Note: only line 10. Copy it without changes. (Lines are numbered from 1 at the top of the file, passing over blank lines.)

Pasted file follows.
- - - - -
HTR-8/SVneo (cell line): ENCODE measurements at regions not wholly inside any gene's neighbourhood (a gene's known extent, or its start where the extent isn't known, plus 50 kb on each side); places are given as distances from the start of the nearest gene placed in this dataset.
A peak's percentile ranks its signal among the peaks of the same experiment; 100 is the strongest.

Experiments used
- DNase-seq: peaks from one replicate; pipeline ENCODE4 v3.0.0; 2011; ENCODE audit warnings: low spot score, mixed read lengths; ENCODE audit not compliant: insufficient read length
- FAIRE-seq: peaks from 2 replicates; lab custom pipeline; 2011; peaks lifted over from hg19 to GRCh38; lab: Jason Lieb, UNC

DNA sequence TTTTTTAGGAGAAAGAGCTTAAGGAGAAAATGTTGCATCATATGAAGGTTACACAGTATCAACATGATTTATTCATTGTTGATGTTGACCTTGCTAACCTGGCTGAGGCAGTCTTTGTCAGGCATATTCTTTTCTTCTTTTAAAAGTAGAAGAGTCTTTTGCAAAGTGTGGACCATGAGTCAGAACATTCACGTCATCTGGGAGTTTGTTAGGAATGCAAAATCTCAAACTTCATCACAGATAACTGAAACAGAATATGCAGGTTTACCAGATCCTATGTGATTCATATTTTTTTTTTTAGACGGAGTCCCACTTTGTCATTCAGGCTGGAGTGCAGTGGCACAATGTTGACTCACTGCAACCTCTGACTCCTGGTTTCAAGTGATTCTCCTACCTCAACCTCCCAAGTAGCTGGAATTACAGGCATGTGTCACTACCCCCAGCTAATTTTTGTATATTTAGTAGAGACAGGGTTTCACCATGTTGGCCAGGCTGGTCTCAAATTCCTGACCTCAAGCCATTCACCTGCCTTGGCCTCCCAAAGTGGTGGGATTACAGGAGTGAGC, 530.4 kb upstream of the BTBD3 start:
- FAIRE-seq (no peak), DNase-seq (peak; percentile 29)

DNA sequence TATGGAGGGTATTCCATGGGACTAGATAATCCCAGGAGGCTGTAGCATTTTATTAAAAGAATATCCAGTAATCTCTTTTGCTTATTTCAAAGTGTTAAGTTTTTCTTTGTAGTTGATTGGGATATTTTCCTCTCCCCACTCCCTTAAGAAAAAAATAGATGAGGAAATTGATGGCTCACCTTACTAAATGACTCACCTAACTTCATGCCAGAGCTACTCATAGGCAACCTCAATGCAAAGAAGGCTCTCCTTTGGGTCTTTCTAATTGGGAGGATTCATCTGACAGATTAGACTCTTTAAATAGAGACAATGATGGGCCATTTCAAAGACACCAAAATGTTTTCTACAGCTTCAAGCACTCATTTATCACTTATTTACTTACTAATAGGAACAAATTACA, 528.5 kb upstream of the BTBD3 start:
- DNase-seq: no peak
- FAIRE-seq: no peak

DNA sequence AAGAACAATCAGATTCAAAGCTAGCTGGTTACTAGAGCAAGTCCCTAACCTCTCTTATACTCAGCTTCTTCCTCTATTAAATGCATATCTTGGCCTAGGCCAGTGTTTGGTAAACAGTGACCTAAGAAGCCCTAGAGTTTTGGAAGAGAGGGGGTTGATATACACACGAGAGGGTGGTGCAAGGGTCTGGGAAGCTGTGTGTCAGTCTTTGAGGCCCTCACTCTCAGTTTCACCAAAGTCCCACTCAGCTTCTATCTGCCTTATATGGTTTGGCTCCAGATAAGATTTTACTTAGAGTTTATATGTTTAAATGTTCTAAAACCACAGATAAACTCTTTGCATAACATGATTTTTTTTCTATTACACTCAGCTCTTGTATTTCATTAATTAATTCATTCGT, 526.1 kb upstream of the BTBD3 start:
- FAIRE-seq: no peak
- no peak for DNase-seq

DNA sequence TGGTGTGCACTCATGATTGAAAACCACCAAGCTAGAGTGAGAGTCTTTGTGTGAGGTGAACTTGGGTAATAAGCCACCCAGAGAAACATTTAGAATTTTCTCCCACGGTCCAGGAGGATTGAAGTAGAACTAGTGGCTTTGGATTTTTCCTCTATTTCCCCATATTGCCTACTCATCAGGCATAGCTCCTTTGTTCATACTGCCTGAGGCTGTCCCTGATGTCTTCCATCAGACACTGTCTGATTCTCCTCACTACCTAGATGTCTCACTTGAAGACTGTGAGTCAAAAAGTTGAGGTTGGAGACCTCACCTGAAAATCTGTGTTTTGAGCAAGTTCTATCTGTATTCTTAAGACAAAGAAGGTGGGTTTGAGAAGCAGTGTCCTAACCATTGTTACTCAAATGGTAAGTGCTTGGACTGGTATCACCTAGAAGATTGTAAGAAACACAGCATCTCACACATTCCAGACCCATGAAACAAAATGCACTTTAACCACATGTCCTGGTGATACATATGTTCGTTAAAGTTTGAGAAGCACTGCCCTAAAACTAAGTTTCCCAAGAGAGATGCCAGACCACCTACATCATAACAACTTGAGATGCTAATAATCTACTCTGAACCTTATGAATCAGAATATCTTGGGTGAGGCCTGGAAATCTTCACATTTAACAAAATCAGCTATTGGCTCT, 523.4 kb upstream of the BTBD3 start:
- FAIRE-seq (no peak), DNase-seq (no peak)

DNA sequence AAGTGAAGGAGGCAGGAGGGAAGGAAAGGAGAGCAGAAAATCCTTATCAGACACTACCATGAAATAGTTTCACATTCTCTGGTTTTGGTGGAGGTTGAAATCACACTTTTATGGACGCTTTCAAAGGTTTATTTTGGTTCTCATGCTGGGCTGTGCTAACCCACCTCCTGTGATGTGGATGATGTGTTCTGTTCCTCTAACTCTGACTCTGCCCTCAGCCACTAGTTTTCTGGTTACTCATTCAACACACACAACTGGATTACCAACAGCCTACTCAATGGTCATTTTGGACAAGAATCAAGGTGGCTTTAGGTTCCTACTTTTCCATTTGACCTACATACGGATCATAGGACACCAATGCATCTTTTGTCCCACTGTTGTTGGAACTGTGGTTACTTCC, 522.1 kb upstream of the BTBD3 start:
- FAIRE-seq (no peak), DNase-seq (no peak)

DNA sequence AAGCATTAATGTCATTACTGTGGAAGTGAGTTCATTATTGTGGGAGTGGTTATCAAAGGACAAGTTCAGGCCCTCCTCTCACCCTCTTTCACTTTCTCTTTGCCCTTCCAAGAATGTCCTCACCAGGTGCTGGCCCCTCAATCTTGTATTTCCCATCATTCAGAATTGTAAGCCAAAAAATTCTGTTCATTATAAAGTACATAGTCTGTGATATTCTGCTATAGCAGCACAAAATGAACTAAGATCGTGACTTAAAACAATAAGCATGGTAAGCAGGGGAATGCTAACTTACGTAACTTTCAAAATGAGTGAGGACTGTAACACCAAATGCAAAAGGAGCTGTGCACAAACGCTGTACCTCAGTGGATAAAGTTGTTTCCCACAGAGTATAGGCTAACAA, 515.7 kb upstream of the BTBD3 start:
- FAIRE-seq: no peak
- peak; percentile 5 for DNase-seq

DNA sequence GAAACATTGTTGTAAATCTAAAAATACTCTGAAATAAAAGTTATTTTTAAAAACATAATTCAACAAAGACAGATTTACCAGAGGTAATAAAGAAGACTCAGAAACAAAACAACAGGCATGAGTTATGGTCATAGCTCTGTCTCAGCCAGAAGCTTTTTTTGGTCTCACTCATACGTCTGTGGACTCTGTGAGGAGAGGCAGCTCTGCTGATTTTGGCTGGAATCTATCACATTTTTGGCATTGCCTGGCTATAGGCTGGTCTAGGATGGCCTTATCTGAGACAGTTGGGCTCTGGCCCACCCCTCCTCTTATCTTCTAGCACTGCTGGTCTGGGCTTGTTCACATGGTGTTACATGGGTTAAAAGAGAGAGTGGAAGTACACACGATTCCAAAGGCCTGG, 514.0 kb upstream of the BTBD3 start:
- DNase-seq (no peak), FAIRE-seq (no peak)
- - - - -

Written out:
- FAIRE-seq: no peak